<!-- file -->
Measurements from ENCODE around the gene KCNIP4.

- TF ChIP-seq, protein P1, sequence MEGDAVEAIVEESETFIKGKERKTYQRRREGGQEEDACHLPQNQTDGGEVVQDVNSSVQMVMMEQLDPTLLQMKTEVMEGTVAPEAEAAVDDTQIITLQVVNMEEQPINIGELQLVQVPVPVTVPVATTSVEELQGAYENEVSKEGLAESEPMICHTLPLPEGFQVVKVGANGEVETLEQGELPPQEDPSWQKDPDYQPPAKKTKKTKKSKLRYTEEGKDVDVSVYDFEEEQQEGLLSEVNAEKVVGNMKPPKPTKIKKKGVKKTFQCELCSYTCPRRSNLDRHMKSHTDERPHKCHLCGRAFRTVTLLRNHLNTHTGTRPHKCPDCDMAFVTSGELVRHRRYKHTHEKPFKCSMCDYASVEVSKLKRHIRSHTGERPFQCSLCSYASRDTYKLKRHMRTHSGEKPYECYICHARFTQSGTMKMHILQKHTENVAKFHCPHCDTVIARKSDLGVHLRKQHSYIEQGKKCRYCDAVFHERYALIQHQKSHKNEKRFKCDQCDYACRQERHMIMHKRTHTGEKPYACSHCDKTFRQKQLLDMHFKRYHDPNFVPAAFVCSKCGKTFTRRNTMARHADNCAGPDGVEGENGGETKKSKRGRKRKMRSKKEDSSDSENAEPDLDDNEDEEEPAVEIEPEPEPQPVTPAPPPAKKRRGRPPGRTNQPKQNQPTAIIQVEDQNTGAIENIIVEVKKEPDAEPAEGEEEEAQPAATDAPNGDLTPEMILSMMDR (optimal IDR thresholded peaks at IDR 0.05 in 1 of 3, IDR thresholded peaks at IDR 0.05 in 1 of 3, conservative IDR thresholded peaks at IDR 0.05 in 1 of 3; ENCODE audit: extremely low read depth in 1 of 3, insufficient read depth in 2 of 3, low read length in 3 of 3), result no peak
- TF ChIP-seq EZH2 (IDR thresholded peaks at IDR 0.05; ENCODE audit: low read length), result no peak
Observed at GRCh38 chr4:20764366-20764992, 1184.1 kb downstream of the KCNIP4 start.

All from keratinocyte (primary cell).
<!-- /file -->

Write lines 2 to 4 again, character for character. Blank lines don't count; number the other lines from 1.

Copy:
- TF ChIP-seq, protein P1, sequence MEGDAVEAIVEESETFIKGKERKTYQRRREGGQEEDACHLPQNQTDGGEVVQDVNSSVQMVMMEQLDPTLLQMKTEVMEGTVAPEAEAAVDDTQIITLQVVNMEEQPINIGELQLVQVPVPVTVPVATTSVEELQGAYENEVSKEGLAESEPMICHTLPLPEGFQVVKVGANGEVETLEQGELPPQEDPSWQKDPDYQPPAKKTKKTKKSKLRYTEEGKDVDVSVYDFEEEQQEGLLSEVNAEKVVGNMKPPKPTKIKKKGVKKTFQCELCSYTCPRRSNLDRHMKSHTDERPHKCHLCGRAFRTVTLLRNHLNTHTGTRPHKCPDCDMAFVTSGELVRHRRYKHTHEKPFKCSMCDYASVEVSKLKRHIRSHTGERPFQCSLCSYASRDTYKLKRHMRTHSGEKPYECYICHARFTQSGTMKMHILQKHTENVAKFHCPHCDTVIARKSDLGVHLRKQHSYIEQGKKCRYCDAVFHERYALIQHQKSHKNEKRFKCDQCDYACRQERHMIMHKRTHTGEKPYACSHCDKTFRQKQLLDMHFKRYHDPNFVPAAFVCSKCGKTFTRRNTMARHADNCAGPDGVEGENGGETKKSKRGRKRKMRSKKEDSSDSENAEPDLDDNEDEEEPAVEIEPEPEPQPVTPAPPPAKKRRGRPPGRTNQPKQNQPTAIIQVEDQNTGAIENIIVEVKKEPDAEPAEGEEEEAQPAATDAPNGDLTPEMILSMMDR (optimal IDR thresholded peaks at IDR 0.05 in 1 of 3, IDR thresholded peaks at IDR 0.05 in 1 of 3, conservative IDR thresholded peaks at IDR 0.05 in 1 of 3; ENCODE audit: extremely low read depth in 1 of 3, insufficient read depth in 2 of 3, low read length in 3 of 3), result no peak
- TF ChIP-seq EZH2 (IDR thresholded peaks at IDR 0.05; ENCODE audit: low read length), result no peak
Observed at GRCh38 chr4:20764366-20764992, 1184.1 kb downstream of the KCNIP4 start.